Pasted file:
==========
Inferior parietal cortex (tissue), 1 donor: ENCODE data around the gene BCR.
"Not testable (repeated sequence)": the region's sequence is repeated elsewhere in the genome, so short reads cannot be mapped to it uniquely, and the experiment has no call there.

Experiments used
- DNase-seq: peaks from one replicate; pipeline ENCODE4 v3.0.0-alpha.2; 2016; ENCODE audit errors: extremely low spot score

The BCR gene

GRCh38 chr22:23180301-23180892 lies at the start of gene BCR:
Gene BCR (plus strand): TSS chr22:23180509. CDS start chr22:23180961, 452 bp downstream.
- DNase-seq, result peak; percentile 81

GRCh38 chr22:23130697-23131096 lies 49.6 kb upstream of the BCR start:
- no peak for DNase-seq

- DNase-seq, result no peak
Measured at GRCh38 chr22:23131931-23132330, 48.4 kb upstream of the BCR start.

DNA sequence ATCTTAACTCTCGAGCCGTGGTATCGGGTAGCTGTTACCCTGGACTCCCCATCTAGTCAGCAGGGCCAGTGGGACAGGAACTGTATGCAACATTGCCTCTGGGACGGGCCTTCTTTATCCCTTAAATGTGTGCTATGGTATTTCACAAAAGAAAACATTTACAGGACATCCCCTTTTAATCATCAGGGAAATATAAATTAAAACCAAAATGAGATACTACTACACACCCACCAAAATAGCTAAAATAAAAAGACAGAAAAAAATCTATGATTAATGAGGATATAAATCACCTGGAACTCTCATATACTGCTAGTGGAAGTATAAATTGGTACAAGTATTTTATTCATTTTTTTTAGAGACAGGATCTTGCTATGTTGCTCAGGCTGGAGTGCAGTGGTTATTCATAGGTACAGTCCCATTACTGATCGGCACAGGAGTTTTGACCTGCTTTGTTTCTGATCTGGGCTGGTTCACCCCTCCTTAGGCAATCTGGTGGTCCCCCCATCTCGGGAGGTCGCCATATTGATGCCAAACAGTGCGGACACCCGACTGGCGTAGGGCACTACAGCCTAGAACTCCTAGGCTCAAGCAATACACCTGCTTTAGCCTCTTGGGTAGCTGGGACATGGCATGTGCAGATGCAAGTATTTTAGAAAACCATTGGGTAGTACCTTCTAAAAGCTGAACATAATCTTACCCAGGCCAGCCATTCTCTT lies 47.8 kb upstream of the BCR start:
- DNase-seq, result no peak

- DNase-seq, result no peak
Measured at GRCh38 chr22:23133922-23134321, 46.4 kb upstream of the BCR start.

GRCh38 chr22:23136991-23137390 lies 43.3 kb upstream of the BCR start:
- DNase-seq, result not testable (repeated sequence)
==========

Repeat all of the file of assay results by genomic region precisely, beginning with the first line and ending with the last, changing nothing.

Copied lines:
Inferior parietal cortex (tissue), 1 donor: ENCODE data around the gene BCR.
"Not testable (repeated sequence)": the region's sequence is repeated elsewhere in the genome, so short reads cannot be mapped to it uniquely, and the experiment has no call there.

Experiments used
- DNase-seq: peaks from one replicate; pipeline ENCODE4 v3.0.0-alpha.2; 2016; ENCODE audit errors: extremely low spot score

The BCR gene

GRCh38 chr22:23180301-23180892 lies at the start of gene BCR:
Gene BCR (plus strand): TSS chr22:23180509. CDS start chr22:23180961, 452 bp downstream.
- DNase-seq, result peak; percentile 81

GRCh38 chr22:23130697-23131096 lies 49.6 kb upstream of the BCR start:
- no peak for DNase-seq

- DNase-seq, result no peak
Measured at GRCh38 chr22:23131931-23132330, 48.4 kb upstream of the BCR start.

DNA sequence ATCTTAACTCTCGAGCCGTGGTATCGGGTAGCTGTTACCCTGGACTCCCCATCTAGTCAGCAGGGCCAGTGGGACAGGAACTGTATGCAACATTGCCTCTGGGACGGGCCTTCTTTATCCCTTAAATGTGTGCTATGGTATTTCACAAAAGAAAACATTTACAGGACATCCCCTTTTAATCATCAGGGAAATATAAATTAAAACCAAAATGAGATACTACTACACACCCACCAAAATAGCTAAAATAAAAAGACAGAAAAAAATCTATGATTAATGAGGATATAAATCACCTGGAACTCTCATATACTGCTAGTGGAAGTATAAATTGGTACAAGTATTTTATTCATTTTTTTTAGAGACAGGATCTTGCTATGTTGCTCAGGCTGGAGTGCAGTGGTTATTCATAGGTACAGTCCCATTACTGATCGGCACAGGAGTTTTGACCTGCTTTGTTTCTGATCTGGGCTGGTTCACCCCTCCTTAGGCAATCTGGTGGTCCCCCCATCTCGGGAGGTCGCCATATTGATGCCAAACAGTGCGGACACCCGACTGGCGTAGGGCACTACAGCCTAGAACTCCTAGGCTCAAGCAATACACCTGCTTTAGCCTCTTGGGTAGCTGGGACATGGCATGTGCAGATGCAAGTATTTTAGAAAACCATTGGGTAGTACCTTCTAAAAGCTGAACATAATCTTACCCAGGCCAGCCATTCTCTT lies 47.8 kb upstream of the BCR start:
- DNase-seq, result no peak

- DNase-seq, result no peak
Measured at GRCh38 chr22:23133922-23134321, 46.4 kb upstream of the BCR start.

GRCh38 chr22:23136991-23137390 lies 43.3 kb upstream of the BCR start:
- DNase-seq, result not testable (repeated sequence)